[Solved]-Limit a single record in model for django app?

14👍

An easy way is to use the setting’s name as the primary key in the settings table. There can’t be more than one record with the same primary key, so that will allow both Django and the database to guarantee integrity.

15👍

Try this:

class MyModel(models.Model):
    onefield = models.CharField('The field', max_length=100)

class MyModelAdmin(admin.ModelAdmin):
  def has_add_permission(self, request):
    # if there's already an entry, do not allow adding
    count = MyModel.objects.all().count()
    if count == 0:
      return True

    return False

13👍

William is right, but I guess this is the best practice

def has_add_permission(self, *args, **kwargs):
    return not MyModel.objects.exists()

As reported in the official Django Documentation:

Note: Don’t use this if all you want to do is determine if at least one result exists.
It’s more efficient to use exists().

https://docs.djangoproject.com/en/dev/ref/models/querysets/#when-querysets-are-evaluated

👤Arch

10👍

Overwriting has_add_permission works, but in the given examples it breaks the permissions system in Django(staff without necessary permissions can add settings). Here’s a one that doesn’t break it:

class SettingAdmin(admin.ModelAdmin):
    def has_add_permission(self, request):
        base_add_permission = super(SettingAdmin, self).has_add_permission(request)
        if base_add_permission:
            # if there's already an entry, do not allow adding
            count = Setting.objects.all().count()
            if count == 0:
                return True
        return False

3👍

A model with a single allowed row is nothing more than a perverted form of a “persisted object” — maybe even a “persisted singleton”? Don’t do that, that’s not how models work.

Check out https://github.com/danielroseman/django-dbsettings

2👍

It looks like Ali Reza’s answer but you can update the existed records and return the error message to any form that uses this model. I believe it is reliable and much easy to control.

class MyModel(models.Model):
    ...

    def clean(self):
        super().clean()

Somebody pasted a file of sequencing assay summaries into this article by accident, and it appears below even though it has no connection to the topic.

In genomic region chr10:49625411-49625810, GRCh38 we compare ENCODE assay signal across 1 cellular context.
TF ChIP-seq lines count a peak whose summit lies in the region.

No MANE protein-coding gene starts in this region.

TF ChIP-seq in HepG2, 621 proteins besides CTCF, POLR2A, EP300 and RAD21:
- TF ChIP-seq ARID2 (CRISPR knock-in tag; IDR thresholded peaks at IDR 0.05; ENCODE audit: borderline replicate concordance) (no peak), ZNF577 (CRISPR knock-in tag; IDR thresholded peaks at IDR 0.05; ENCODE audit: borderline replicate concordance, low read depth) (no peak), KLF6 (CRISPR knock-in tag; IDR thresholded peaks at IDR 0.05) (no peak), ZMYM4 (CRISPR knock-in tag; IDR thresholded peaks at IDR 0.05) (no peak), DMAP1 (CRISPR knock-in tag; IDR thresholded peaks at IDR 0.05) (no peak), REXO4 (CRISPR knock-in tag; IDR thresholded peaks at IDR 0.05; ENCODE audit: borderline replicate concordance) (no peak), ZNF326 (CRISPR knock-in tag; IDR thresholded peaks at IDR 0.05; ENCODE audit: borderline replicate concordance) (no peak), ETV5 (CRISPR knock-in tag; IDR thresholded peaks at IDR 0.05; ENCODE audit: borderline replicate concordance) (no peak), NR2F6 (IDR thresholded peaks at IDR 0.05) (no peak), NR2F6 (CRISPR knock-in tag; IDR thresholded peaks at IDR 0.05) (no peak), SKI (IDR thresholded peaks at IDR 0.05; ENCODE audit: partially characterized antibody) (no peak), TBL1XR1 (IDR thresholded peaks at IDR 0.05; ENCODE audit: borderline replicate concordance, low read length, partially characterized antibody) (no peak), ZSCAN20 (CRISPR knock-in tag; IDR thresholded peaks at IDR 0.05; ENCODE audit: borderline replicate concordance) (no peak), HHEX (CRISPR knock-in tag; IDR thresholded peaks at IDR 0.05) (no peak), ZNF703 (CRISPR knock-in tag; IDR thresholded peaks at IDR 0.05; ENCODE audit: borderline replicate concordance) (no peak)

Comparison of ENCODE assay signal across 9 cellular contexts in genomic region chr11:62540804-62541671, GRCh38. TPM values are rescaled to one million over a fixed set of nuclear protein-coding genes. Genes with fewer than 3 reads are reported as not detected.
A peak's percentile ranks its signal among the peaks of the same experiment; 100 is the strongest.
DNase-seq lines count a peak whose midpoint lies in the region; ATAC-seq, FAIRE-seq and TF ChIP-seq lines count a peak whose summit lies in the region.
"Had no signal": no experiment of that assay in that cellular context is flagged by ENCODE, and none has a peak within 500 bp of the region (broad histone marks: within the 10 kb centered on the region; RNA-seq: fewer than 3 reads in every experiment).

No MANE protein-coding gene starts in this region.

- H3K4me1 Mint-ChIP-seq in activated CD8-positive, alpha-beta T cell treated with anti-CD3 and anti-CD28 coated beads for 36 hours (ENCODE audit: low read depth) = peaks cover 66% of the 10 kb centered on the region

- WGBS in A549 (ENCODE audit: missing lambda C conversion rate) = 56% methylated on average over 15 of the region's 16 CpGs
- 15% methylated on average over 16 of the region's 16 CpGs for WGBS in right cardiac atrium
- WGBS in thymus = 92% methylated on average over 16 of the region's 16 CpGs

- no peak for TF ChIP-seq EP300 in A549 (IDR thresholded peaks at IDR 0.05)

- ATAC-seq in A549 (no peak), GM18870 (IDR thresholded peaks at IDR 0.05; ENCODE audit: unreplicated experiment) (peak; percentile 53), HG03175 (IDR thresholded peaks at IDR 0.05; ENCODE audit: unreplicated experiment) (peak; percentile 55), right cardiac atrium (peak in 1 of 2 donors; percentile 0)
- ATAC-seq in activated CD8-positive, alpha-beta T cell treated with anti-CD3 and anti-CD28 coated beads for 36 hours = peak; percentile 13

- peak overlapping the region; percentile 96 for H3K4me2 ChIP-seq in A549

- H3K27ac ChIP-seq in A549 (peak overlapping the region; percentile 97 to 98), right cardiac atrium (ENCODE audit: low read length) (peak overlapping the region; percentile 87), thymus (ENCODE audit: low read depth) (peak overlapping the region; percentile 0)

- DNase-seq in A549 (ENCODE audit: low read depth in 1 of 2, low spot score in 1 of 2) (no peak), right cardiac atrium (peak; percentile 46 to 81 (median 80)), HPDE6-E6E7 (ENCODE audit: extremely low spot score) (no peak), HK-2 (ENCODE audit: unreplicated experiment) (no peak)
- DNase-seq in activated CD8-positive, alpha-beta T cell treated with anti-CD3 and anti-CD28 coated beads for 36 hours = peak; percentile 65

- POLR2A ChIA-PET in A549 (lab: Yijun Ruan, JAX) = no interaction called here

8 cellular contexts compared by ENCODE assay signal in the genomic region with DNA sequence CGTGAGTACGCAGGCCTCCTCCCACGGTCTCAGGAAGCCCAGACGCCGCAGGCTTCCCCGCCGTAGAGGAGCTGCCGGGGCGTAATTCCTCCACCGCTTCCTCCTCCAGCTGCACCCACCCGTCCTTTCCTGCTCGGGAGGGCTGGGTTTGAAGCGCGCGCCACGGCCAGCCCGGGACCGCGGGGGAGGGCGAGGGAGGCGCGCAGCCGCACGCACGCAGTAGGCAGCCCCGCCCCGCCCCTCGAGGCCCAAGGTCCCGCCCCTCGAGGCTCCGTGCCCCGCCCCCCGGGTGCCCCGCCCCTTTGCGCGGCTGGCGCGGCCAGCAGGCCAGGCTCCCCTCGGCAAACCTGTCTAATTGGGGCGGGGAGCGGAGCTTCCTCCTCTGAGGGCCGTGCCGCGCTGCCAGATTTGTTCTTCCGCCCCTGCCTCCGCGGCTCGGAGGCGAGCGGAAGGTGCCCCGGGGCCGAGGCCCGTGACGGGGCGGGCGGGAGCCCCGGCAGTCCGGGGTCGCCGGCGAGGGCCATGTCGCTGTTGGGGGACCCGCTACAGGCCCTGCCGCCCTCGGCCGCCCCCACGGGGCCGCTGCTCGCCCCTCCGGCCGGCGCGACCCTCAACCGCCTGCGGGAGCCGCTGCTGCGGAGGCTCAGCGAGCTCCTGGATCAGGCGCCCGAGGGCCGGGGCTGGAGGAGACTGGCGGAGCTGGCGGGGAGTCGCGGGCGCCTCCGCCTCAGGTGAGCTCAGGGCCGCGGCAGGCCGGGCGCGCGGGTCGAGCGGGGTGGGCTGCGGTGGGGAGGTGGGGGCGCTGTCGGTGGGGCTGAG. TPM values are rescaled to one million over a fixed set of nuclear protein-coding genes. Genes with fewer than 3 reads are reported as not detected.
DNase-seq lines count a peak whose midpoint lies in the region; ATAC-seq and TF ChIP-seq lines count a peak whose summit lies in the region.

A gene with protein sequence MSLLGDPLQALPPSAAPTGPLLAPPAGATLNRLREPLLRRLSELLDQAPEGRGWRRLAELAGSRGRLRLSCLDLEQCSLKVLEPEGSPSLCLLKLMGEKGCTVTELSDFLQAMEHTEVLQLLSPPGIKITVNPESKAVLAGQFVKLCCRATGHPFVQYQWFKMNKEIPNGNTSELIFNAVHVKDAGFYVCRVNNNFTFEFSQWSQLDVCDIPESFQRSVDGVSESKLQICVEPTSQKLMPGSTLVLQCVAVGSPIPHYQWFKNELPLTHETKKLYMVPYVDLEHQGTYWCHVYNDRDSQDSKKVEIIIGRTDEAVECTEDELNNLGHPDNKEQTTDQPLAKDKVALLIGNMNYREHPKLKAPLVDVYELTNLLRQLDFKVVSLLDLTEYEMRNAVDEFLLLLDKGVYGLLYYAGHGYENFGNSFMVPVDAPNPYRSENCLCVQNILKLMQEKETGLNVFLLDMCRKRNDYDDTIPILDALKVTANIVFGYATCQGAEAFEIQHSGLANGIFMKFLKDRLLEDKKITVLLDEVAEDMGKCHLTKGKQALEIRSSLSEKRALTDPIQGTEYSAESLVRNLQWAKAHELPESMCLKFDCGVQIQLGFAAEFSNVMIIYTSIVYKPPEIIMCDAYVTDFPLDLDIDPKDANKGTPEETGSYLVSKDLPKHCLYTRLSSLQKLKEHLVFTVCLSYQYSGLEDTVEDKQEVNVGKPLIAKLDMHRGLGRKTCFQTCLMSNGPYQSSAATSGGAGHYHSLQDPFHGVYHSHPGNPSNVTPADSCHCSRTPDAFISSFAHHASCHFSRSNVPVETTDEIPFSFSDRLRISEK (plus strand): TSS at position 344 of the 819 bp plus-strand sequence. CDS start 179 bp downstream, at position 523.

if not self.id and MyModel.objects.exists():
            raise ValidationError('You cannot add more somethings.')
👤aysum

0👍

The following is a class I have created which can be used as a singleton class.

from django.db import models
class SingletonModel(models.Model):
    class Meta:
        abstract = True

    def save(self, *args, **kwargs):
        self.__class__.objects.exclude(id=self.id).delete()
        super(SingletonModel, self).save(*args, **kwargs)

    @classmethod
    def load(cls):
        try:
            return cls.objects.get()
        except cls.DoesNotExist:
            return cls()

From the above SingletonModel we can create multiple models, all of which will be having only one record

class ProjectSettings(SingletonModel):
    max_tickets = models.IntegerField(default=15)
    min_tickets = models.IntegerField(default=2)
    ...

We can access the only object of the settings model as follows

ProjectSettings.load().max_tickets

It is also possible to register ProjectSettings to django admin

@admin.register(ProjectSettings)
class ProjectSettingsAdmin(admin.ModelAdmin):
    list_display = [field.name for field in ProjectSettings._meta.get_fields()]
    def has_delete_permission(self, request, obj=None):
        # Nobody is allowed to delete
        return False

-1👍

You can rewrite the save method on your model. Whenever the user wants to register a new record, you can check the existence then, either save the record or, reject the request.

class MyModel(models.Model):
    title = models.CharField(...)
    body = models.TextField(...)
    
    def save(self, *args, **kwargs):
        if MyModel.objects.exists():
            raise ValueError("This model has already its record.")
        else:
            super().save(*args, **kwargs)

You can also use validators. I prefer to use this method.
Hope you find it useful.

👤Sadra

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